In 2009, former deputy director of China’s State Administration of Taxation Xu Shanda submitted to the Ministry of Commerce a proposal titled the “Chinese Marshall Plan.” In the wake of the global financial crisis, slumping exports, and extensive internal discussions on how to “create demand,” Xu’s strategy concept suggested utilizing China’s vast foreign reserves to offer loans to developing countries, which would then contract Chinese enterprises for major projects of infrastructure and construction. In short, this so-called Marshall Plan would be a roundabout subsidy, keeping Chinese industry and production robust, employment in place, and GDP growth high. Such projects would literally and figuratively pave the roads for Chinese goods and services to enter new markets, as one of the explicit goals of Xu’s strategy was also to find outlets for China’s excess production capacity.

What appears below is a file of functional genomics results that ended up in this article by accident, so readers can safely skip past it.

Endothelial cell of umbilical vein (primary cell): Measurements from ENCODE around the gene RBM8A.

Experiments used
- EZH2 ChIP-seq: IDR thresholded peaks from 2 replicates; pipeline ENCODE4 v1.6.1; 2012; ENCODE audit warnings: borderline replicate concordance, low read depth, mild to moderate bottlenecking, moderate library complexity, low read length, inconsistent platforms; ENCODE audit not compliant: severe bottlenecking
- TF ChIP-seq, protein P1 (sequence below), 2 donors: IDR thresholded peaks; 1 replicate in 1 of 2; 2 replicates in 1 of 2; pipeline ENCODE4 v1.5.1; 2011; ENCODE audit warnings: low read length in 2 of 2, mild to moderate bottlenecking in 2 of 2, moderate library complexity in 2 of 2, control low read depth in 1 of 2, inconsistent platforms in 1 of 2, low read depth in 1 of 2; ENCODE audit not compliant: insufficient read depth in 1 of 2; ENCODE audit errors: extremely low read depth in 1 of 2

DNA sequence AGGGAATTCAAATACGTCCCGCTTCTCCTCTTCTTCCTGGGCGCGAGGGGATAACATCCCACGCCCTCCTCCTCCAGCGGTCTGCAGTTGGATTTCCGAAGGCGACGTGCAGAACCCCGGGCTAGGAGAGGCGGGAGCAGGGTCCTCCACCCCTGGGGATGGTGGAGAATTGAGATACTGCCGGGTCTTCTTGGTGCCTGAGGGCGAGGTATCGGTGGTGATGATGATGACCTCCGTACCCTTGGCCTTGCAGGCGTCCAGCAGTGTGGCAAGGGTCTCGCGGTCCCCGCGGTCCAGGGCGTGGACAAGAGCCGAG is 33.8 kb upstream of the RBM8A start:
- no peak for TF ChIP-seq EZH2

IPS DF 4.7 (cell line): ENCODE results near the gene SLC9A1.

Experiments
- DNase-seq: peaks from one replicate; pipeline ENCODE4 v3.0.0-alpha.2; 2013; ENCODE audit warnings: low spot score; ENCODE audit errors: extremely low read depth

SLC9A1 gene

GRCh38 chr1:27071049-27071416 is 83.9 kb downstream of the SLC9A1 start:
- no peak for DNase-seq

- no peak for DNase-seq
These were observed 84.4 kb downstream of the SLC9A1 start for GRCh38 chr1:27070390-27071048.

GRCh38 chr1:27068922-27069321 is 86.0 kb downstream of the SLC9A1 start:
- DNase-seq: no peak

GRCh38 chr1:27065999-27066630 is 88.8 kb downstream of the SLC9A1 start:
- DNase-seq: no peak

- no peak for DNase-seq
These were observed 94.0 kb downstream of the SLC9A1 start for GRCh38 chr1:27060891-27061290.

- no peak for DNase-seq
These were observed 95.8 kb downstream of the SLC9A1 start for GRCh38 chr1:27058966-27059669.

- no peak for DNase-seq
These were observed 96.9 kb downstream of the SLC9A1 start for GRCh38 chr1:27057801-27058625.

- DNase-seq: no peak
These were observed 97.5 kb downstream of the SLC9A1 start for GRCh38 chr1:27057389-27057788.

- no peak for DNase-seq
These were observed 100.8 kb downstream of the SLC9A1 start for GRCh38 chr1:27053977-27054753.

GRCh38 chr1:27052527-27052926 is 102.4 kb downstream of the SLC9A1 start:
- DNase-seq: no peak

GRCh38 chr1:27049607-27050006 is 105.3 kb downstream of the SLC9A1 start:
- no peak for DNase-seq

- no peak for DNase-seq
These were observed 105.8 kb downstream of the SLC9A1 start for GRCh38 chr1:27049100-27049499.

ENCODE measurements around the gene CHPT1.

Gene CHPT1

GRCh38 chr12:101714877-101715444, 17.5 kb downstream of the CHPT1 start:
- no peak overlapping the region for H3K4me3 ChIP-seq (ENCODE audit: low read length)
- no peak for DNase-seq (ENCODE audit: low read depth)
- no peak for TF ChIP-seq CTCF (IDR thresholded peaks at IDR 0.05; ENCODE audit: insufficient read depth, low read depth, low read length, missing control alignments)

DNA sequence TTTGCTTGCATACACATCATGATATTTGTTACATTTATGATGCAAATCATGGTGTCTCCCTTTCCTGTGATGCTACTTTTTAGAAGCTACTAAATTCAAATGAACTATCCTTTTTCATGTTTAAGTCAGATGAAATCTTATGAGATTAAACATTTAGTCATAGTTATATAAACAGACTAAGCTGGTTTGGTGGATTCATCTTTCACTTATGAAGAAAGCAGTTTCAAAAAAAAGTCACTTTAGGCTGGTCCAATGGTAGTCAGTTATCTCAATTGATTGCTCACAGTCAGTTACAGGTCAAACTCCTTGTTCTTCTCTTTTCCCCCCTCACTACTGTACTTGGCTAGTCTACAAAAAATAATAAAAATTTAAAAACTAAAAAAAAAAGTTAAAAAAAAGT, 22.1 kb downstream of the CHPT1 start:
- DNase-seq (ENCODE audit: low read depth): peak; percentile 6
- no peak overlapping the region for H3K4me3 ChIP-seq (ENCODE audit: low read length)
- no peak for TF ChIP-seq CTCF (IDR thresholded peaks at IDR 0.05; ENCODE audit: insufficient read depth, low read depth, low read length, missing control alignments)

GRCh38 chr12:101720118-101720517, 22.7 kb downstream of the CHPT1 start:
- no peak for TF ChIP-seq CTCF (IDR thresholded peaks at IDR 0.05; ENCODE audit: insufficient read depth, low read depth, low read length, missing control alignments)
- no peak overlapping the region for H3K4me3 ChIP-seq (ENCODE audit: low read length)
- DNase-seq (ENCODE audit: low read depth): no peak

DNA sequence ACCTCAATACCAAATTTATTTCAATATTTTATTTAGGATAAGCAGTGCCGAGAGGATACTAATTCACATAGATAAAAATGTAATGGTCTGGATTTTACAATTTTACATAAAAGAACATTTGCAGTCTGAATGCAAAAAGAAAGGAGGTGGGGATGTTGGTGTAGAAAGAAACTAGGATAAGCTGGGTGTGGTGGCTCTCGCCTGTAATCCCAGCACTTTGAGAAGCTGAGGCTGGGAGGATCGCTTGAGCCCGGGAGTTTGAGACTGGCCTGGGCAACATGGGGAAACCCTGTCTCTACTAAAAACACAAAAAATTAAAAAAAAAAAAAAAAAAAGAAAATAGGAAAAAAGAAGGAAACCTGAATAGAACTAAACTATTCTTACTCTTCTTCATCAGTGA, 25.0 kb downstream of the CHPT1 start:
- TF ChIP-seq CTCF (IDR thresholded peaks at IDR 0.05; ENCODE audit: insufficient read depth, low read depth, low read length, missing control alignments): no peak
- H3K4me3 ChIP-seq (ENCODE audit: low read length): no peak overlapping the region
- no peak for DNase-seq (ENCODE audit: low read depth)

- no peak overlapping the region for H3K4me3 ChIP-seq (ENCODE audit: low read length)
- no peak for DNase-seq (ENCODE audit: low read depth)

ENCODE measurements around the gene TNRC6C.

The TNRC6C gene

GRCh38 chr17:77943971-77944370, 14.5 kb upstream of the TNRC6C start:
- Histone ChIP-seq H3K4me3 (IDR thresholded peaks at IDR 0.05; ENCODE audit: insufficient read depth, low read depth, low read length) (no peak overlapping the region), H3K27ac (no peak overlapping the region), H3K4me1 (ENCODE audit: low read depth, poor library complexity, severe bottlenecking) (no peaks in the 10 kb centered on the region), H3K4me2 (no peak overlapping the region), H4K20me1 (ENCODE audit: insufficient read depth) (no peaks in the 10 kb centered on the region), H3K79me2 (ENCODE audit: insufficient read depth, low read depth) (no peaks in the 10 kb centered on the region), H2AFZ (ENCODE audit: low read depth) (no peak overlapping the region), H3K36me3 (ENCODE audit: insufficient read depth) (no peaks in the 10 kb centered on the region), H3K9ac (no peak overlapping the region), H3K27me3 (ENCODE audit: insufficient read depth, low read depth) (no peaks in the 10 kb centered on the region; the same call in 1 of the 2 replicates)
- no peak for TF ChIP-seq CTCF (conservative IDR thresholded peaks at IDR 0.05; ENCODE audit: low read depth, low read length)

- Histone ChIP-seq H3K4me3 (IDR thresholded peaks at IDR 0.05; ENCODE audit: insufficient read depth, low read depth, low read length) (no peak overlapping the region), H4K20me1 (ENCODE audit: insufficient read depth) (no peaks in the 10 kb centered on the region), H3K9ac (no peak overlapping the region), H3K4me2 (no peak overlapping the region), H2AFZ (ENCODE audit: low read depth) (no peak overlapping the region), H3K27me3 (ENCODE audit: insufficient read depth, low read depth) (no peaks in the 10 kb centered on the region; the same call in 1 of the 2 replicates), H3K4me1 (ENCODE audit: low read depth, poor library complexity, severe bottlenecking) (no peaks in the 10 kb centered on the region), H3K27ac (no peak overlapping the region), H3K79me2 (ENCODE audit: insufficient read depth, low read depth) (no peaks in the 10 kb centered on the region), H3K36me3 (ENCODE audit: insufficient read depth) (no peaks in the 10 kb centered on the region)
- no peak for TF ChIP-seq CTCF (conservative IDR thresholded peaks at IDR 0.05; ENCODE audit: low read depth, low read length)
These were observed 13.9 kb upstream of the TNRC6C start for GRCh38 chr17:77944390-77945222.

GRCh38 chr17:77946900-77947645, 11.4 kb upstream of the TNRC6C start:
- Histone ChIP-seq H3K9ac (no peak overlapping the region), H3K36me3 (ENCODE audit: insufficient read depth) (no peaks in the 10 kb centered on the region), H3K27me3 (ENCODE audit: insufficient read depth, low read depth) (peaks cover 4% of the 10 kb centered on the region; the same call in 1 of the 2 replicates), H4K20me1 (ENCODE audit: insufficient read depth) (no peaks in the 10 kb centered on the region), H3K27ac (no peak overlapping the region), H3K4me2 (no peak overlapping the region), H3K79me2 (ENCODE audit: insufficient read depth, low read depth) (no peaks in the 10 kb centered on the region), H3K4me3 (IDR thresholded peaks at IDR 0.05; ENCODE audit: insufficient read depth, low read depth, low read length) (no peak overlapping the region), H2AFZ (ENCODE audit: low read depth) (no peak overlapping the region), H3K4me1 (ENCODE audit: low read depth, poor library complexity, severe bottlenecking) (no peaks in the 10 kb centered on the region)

This vision, or an iteration of it, has largely been borne out under the Xi Jinping administration. Since it was first announced in 2013, China has pulled out all stops to bring its massive One Road One Belt initiative to fruition, committing money not only into the new Asian Infrastructure Investment Bank (AIIB), but also the New Silk Road Fund (NSRF) and the Shanghai Cooperation Organization (SCO), as well as bilateral arrangements with countries. These investments, loans, and grants will be dispersed to create a network of infrastructure — including roads and rail lines, energy pipelines, power stations, and coastal ports — that is envisioned to extend west to Europe via the Silk Road Economic Belt, and downwards into Southeast Asia via the 21st Century Maritime Silk Road.
This large-scale outpouring of capital, enterprises, and projects to foreign lands has been hailed as China’s great coming-out: a historical tipping point in the geopolitical balance, as China finally turns its relatively muted economic clout into more grandiose global power and leadership. But while there are a multitude of factors driving China towards this path, at core a major issue remains the need to “create demand” to address overcapacity and structural weaknesses in the Chinese economy.
Source: The Diplomat, Japan